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It has been 29 years since any touring side has won a Test at The Gabba. However, since their loss against West Indies in 1988, Australians have enjoyed a fantastic record at The Gabba. A formidable West Indies beat them by nine wickets.

In the 59 Tests they have played so far, Australia have won 37, lost just seven, 13 have ended in a draw and the ground has witnessed the famous 1960 tied Test. And since their loss against West Indies way back, Australia have played 28 Tests winning 21. Seven matches ended in draw.

Suvajit Mustafi looks at what the world was like when Australia last lost a Test at The Gabba.

1. Toddler Kohli

Virat Kohli has taken the cricket world by storm and emerged as the new poster boy of Indian cricket. He had almost won India the Adelaide Test, but during Australia s last defeat at The Gabba, he was 16 days old. In fact, out of the ones playing in the current Test Varun Aaron, Steve Smith, Mitchell Marsh, Mitchell Starc and Josh Hazlewood, were not even born then!

2. Who is Tendulkar ?

The original poster boy of cricket was still unknown! Sachin Tendulkar made this Test debut a year after this. The international cricket community was still alien to this phenomenon called Tendulkar , who went on to play for 24 years, setting up almost every batting record.

3. A Marsh still played then

Geoff Marsh opened for Australia in that Test. Now 26 years later, both his sons Shaun Marsh and Mitchell Marsh, feature for the first time in their Baggy Greens in the ongoing Brisbane Test.

4. No Internet

Can this be even imagined? It was a world where there was no thing called the World Wide Web (WWW). It was three months later in March 1989, when a British computer scientist named Tim Berners-Lee; working for Conseil Europ en pours la Recherche Nucl aire (CERN), sent a proposal for a better communication system in his organisation. One thing led to another and on April 30, 1993, CERN allowed WWW would be to everyone. Forget internet, there was no Intel Pentium, no DVDs, 2G or digital answering machines!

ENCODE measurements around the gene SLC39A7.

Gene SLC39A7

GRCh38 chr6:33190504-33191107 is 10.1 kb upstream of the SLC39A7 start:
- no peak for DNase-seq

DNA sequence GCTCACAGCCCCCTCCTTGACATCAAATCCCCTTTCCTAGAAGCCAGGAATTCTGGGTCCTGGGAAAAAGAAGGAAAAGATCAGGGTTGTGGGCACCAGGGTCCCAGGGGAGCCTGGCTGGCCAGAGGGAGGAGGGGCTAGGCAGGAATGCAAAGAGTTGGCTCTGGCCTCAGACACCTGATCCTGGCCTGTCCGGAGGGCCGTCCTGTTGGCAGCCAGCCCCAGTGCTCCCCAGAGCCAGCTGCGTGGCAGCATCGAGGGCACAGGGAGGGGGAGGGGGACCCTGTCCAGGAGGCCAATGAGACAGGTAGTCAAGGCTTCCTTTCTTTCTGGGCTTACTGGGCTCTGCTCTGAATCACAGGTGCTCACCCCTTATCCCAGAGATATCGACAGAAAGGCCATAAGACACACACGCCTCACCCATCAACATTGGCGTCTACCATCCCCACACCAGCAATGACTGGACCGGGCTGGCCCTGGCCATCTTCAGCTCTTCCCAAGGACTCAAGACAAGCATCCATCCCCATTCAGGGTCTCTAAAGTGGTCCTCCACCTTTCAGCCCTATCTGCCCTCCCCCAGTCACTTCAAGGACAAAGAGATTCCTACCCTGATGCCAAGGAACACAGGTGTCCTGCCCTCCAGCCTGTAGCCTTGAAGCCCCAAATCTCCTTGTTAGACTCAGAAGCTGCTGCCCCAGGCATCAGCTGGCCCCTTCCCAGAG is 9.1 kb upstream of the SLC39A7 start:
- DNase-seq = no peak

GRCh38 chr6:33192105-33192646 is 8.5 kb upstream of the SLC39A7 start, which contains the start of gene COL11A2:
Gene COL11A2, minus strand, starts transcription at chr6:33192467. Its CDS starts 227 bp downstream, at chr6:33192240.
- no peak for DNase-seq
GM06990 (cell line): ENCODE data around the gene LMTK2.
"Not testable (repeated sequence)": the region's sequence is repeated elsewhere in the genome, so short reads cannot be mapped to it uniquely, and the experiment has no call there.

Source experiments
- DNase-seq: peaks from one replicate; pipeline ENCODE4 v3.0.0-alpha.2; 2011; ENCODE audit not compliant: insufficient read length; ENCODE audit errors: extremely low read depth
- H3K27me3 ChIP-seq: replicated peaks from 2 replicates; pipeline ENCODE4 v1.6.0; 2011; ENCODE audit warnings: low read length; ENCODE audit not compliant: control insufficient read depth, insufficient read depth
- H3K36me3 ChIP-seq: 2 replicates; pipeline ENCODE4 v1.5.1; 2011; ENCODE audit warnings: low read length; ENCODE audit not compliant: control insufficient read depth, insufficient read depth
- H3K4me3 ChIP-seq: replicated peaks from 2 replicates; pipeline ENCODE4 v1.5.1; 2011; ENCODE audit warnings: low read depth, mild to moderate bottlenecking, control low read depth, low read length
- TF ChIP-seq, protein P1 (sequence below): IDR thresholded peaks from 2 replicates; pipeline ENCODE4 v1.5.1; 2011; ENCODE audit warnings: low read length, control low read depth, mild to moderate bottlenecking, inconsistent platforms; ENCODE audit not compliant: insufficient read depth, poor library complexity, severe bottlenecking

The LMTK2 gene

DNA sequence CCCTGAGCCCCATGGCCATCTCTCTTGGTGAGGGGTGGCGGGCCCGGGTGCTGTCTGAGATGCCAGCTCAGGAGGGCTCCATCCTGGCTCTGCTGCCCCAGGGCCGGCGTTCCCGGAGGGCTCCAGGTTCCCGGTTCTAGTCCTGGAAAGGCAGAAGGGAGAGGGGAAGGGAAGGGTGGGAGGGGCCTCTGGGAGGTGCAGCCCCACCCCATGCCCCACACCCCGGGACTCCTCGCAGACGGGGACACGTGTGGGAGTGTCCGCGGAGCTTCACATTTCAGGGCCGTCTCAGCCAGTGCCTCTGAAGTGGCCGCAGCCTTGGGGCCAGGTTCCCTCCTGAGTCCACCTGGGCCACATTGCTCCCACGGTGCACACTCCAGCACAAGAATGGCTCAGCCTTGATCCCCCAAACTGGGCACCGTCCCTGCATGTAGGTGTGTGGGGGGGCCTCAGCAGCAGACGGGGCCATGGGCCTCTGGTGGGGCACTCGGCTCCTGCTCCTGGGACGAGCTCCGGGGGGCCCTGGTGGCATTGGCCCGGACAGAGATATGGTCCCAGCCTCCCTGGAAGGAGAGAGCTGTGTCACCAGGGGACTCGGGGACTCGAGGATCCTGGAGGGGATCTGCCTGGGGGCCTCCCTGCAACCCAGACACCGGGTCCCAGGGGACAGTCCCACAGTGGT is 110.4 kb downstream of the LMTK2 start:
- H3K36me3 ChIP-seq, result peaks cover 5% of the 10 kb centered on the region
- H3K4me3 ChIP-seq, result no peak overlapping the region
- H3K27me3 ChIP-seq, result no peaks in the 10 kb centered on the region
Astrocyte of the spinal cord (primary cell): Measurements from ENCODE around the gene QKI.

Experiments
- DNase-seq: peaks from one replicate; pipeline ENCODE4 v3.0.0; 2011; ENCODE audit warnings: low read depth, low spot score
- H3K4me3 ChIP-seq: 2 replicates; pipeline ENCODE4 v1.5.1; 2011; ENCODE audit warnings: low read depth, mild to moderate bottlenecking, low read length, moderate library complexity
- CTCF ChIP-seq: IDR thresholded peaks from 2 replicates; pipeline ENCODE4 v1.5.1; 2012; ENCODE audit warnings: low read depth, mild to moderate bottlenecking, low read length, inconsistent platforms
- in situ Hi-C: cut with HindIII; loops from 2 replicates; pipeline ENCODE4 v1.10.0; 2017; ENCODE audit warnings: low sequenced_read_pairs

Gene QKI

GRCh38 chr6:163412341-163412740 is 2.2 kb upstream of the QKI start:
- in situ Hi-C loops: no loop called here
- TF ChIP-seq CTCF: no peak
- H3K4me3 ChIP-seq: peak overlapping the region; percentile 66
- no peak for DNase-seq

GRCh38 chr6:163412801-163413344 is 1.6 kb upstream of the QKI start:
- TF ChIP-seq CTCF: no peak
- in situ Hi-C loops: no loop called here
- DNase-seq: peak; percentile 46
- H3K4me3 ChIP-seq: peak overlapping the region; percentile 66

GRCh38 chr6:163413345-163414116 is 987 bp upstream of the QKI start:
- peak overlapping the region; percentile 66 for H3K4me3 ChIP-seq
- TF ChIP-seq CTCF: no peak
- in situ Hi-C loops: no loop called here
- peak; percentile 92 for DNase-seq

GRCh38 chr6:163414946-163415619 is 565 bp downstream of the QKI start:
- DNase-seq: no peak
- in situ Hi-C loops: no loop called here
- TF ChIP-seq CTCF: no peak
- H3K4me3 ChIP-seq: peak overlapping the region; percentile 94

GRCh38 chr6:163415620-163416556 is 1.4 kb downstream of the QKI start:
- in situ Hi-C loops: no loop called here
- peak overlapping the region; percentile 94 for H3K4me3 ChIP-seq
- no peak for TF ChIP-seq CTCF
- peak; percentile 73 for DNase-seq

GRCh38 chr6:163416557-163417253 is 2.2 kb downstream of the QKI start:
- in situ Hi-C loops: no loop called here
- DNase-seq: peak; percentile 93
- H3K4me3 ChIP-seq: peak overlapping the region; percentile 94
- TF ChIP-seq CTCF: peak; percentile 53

5. No Viagra!

The world of medicine was quite different. The Human Genome Project had not taken off, so cloning of mammals was a dream. There was no vaccine for Hepatitis A and to the elders anguish then, there was no Viagra!

6. It was still Soviet Union

Moscow was the capital was Soviet Union, also called USSR. Of course, Russia was its majority. Soviet Union still existed then! However it later broke up and by end of 1991, there were 14 new countries formed Armenia, Azerbaijan, Belarus, Estonia, Georgia, Kazakhstan, Kyrgyzstan, Latvia, Lithuania, Moldova, Russia, Tajikistan, Turkmenistan, Ukraine and Uzbekistan.

7. Berlin Wall stood tall

The infamous Berlin wall still divided Germany. Almost two years after Australia s loss at Brisbane, i.e., in October 1990 that Germany was unified.

8. Nelson Mandela was in prison

Nelson Mandela was still in prison and South Africa were not playing international cricket. In fact, the country still ruled over Namibia and also Congo was still called Zaire.

9. Pre- Gulf War

Saddam Hussein hadn t attacked Kuwait yet, so there was no Gulf War yet. Also, England still ruled Hong Kong and Afghanistan had not come under Taliban control.

10. Prime Minister Rajiv Gandhi

Rajiv Gandhi was the Indian Prime Minister then. Since then India have had VP Singh, Chandra Shekhar, PV Narasimha Rao, Atal Bihari Vajpayee, HD Deve Gowda, IK Gujral, Vajpayee again, Manmohan Singh and Narendra Modi, as Prime Ministers.

11. Sports World

While Diego Maradona s Argentina were the World Champions in football, fellow Argentinean Lionel Messi was just one and half. In fact, Pete Sampras made his pro tennis debut that year starting at world no. 893 and finished the year ranked 97!

12. Who is Harry Potter?

The world didn t know what were Harry Potter, Jurassic Park, Friends and The Simpsons! Aamir Khan was a film old with Qayamat Se Qayamat Tak, while Shah Rukh Khan had not entered films. He was still doing TV soaps.

It was indeed a very different world and since then Australia have dominated Test cricket at Brisbane. Can Australia maintain their fortress at The Gabba? Or will England change the numbers when they take on Australia in Brisbane for the the first Ashes Test?